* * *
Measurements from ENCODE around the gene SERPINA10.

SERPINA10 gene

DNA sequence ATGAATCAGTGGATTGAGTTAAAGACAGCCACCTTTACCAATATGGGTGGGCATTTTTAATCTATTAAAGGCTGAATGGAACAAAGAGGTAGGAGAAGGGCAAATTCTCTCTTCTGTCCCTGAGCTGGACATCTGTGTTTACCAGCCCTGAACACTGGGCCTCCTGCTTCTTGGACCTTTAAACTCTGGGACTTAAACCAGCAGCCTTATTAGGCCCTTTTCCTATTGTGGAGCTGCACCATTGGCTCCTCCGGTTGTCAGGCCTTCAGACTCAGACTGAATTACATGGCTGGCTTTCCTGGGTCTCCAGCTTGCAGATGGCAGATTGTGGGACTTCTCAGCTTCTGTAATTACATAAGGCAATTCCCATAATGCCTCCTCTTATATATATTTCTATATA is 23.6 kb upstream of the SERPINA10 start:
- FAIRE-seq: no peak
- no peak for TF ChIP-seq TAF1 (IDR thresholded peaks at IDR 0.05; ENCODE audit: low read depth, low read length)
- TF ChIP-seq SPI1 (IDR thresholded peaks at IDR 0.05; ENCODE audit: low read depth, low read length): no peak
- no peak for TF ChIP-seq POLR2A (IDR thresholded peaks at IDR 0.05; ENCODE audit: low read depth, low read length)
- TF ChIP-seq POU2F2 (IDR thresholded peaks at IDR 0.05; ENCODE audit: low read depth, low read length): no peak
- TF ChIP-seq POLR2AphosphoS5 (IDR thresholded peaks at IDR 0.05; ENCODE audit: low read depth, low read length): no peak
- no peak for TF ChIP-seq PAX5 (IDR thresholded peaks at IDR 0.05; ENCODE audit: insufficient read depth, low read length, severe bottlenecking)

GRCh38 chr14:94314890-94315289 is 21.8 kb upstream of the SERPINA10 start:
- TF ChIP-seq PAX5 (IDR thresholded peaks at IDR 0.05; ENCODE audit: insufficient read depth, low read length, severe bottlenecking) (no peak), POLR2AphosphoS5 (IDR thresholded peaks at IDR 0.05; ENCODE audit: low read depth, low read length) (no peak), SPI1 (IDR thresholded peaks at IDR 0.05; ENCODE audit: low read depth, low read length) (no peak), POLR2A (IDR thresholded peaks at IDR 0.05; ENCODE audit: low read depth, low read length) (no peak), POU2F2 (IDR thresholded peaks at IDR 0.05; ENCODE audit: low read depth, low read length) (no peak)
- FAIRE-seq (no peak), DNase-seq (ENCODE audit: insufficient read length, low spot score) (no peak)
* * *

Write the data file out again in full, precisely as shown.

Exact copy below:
Measurements from ENCODE around the gene SERPINA10.

SERPINA10 gene

DNA sequence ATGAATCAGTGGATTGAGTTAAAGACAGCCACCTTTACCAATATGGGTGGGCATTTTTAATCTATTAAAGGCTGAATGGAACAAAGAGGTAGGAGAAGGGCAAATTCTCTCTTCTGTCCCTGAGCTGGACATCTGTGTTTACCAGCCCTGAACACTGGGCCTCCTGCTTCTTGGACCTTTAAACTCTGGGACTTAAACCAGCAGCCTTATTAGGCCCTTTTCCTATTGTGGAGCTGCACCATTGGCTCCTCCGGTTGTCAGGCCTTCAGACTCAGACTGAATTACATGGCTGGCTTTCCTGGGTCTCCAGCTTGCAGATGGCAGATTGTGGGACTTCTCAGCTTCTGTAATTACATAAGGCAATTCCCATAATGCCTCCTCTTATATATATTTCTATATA is 23.6 kb upstream of the SERPINA10 start:
- FAIRE-seq: no peak
- no peak for TF ChIP-seq TAF1 (IDR thresholded peaks at IDR 0.05; ENCODE audit: low read depth, low read length)
- TF ChIP-seq SPI1 (IDR thresholded peaks at IDR 0.05; ENCODE audit: low read depth, low read length): no peak
- no peak for TF ChIP-seq POLR2A (IDR thresholded peaks at IDR 0.05; ENCODE audit: low read depth, low read length)
- TF ChIP-seq POU2F2 (IDR thresholded peaks at IDR 0.05; ENCODE audit: low read depth, low read length): no peak
- TF ChIP-seq POLR2AphosphoS5 (IDR thresholded peaks at IDR 0.05; ENCODE audit: low read depth, low read length): no peak
- no peak for TF ChIP-seq PAX5 (IDR thresholded peaks at IDR 0.05; ENCODE audit: insufficient read depth, low read length, severe bottlenecking)

GRCh38 chr14:94314890-94315289 is 21.8 kb upstream of the SERPINA10 start:
- TF ChIP-seq PAX5 (IDR thresholded peaks at IDR 0.05; ENCODE audit: insufficient read depth, low read length, severe bottlenecking) (no peak), POLR2AphosphoS5 (IDR thresholded peaks at IDR 0.05; ENCODE audit: low read depth, low read length) (no peak), SPI1 (IDR thresholded peaks at IDR 0.05; ENCODE audit: low read depth, low read length) (no peak), POLR2A (IDR thresholded peaks at IDR 0.05; ENCODE audit: low read depth, low read length) (no peak), POU2F2 (IDR thresholded peaks at IDR 0.05; ENCODE audit: low read depth, low read length) (no peak)
- FAIRE-seq (no peak), DNase-seq (ENCODE audit: insufficient read length, low spot score) (no peak)